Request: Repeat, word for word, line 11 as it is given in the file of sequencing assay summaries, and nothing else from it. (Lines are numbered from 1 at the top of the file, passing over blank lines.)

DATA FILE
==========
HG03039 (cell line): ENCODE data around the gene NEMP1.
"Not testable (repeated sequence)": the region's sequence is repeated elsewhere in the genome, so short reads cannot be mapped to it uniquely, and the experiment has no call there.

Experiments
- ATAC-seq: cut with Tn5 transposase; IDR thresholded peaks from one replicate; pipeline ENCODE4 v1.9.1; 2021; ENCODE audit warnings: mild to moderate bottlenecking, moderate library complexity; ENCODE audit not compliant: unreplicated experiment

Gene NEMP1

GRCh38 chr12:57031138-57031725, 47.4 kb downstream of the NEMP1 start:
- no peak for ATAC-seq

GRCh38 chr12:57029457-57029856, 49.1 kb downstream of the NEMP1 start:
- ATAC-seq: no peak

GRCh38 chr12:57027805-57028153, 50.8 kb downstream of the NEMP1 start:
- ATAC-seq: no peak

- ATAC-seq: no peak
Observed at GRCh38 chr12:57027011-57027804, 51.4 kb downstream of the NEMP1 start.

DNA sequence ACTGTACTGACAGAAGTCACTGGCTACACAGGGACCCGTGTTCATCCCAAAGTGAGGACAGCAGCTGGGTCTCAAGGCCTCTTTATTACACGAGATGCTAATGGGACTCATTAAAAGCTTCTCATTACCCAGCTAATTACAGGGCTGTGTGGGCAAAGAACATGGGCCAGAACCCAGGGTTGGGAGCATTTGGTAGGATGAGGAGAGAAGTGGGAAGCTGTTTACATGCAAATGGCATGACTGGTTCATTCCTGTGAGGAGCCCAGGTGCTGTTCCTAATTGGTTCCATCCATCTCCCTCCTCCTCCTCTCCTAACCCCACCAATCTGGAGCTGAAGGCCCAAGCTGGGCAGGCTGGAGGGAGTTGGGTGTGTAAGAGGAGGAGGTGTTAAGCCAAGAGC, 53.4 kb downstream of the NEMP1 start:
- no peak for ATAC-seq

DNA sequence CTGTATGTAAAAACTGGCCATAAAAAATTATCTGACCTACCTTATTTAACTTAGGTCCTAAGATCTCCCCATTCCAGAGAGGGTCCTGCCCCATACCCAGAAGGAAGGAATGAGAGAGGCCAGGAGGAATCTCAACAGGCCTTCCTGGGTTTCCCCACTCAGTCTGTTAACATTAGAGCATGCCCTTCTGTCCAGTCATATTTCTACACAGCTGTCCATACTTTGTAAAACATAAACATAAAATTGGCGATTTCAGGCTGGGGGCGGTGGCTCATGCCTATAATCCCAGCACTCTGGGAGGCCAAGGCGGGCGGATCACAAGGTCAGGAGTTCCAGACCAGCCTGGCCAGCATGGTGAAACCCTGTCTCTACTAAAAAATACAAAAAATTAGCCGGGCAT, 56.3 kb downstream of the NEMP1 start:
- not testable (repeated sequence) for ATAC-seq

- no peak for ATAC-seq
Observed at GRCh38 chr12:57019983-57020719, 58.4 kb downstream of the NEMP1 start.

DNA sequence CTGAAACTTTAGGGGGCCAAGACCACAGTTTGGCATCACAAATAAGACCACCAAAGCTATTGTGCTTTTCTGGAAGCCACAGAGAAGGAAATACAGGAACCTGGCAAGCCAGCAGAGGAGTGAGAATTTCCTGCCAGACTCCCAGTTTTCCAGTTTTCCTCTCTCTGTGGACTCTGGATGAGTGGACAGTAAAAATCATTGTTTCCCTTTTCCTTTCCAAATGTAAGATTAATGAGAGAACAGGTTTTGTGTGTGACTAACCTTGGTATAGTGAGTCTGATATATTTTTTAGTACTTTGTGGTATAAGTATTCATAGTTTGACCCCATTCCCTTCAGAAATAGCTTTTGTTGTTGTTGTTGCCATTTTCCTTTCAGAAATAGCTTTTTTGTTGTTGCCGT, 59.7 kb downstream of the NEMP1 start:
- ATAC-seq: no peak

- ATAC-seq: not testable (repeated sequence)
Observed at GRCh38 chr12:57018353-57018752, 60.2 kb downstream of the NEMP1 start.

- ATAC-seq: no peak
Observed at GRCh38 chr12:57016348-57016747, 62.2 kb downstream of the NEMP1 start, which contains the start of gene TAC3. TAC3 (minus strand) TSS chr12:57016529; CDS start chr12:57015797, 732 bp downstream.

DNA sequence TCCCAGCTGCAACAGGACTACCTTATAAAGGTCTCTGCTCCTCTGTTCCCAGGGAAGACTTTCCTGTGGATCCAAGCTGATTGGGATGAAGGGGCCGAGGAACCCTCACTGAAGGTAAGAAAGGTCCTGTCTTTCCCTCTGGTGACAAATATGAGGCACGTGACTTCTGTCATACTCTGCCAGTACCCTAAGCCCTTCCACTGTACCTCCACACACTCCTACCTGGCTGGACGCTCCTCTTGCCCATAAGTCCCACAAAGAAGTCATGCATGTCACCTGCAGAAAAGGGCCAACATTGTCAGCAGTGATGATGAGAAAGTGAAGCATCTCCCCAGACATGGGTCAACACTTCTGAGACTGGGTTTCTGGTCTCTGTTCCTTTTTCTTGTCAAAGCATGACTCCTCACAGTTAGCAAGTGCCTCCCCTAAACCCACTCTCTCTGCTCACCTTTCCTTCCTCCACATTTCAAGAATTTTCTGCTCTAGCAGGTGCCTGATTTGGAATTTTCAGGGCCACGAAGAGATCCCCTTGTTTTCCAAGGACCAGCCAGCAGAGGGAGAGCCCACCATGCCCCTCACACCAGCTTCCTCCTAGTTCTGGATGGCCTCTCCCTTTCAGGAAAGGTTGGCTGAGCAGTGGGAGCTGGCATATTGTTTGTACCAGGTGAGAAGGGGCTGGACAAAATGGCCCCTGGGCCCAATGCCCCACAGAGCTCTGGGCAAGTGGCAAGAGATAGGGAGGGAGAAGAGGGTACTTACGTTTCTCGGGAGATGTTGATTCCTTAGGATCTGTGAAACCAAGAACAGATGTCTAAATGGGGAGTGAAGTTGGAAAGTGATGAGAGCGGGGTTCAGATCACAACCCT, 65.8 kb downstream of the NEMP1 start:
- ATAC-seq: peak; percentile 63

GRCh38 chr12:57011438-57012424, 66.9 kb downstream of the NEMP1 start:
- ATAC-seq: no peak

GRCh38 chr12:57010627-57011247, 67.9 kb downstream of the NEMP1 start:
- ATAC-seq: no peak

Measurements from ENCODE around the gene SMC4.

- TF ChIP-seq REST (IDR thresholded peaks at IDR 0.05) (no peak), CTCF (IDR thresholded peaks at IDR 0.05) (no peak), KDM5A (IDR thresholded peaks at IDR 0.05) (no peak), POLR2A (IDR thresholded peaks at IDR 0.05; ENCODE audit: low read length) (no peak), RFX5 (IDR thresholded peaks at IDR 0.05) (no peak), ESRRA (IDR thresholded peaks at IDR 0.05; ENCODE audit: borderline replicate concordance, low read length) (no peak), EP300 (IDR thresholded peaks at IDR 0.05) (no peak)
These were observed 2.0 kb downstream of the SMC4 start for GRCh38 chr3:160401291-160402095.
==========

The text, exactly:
- ATAC-seq: no peak